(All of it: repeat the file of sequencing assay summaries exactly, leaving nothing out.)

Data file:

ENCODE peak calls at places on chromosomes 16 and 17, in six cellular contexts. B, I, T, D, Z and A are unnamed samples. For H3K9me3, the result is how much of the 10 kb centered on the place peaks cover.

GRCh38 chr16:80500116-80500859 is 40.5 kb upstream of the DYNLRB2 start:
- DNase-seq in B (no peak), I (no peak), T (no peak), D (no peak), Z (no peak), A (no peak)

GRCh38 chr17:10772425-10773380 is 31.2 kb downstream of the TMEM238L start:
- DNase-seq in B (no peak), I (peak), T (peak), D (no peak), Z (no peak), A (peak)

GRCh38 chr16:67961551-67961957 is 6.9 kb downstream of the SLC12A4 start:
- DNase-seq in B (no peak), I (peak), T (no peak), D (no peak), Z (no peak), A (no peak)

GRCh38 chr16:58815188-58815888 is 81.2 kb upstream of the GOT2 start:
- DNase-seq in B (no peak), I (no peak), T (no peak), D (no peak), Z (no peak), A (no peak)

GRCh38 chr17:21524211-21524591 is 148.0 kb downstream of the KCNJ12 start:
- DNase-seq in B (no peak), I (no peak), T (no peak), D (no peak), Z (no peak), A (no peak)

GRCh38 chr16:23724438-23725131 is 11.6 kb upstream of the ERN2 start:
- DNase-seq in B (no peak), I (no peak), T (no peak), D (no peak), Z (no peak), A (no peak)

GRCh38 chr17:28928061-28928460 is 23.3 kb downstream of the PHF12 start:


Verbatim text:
ENCODE peak calls at places on chromosomes 16 and 17, in six cellular contexts. B, I, T, D, Z and A are unnamed samples. For H3K9me3, the result is how much of the 10 kb centered on the place peaks cover.

GRCh38 chr16:80500116-80500859 is 40.5 kb upstream of the DYNLRB2 start:
- DNase-seq in B (no peak), I (no peak), T (no peak), D (no peak), Z (no peak), A (no peak)

GRCh38 chr17:10772425-10773380 is 31.2 kb downstream of the TMEM238L start:
- DNase-seq in B (no peak), I (peak), T (peak), D (no peak), Z (no peak), A (peak)

GRCh38 chr16:67961551-67961957 is 6.9 kb downstream of the SLC12A4 start:
- DNase-seq in B (no peak), I (peak), T (no peak), D (no peak), Z (no peak), A (no peak)

GRCh38 chr16:58815188-58815888 is 81.2 kb upstream of the GOT2 start:
- DNase-seq in B (no peak), I (no peak), T (no peak), D (no peak), Z (no peak), A (no peak)

GRCh38 chr17:21524211-21524591 is 148.0 kb downstream of the KCNJ12 start:
- DNase-seq in B (no peak), I (no peak), T (no peak), D (no peak), Z (no peak), A (no peak)

GRCh38 chr16:23724438-23725131 is 11.6 kb upstream of the ERN2 start:
- DNase-seq in B (no peak), I (no peak), T (no peak), D (no peak), Z (no peak), A (no peak)

GRCh38 chr17:28928061-28928460 is 23.3 kb downstream of the PHF12 start: